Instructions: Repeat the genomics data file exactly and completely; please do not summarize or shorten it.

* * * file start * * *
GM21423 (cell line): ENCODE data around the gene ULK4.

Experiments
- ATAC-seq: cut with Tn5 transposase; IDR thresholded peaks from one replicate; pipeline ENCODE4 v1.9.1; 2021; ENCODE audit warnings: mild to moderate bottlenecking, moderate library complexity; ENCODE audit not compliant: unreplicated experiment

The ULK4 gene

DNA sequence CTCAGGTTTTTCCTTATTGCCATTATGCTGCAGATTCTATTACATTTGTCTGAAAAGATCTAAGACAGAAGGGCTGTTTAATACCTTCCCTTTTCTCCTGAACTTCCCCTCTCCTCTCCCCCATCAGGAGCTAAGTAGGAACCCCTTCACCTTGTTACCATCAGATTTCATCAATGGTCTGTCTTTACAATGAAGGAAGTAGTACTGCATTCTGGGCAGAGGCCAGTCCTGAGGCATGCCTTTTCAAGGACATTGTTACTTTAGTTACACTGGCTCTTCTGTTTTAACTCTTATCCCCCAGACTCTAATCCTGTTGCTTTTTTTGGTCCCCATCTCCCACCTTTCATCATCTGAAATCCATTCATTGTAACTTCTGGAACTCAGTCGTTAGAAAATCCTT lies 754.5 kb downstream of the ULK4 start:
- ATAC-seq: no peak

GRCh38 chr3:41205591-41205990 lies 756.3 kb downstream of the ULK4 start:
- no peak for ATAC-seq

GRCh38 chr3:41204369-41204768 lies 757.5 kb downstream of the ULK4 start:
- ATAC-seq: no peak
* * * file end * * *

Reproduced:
GM21423 (cell line): ENCODE data around the gene ULK4.

Experiments
- ATAC-seq: cut with Tn5 transposase; IDR thresholded peaks from one replicate; pipeline ENCODE4 v1.9.1; 2021; ENCODE audit warnings: mild to moderate bottlenecking, moderate library complexity; ENCODE audit not compliant: unreplicated experiment

The ULK4 gene

DNA sequence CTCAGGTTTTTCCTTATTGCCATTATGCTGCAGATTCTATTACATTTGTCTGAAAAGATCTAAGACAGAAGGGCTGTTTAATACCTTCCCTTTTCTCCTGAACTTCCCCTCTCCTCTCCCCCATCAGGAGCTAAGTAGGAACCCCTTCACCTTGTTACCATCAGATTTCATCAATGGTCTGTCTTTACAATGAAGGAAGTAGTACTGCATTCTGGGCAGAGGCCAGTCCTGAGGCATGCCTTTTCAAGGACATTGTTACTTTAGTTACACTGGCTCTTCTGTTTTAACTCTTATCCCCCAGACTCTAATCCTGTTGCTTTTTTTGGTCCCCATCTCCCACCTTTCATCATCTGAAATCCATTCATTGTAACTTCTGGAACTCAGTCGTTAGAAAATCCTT lies 754.5 kb downstream of the ULK4 start:
- ATAC-seq: no peak

GRCh38 chr3:41205591-41205990 lies 756.3 kb downstream of the ULK4 start:
- no peak for ATAC-seq

GRCh38 chr3:41204369-41204768 lies 757.5 kb downstream of the ULK4 start:
- ATAC-seq: no peak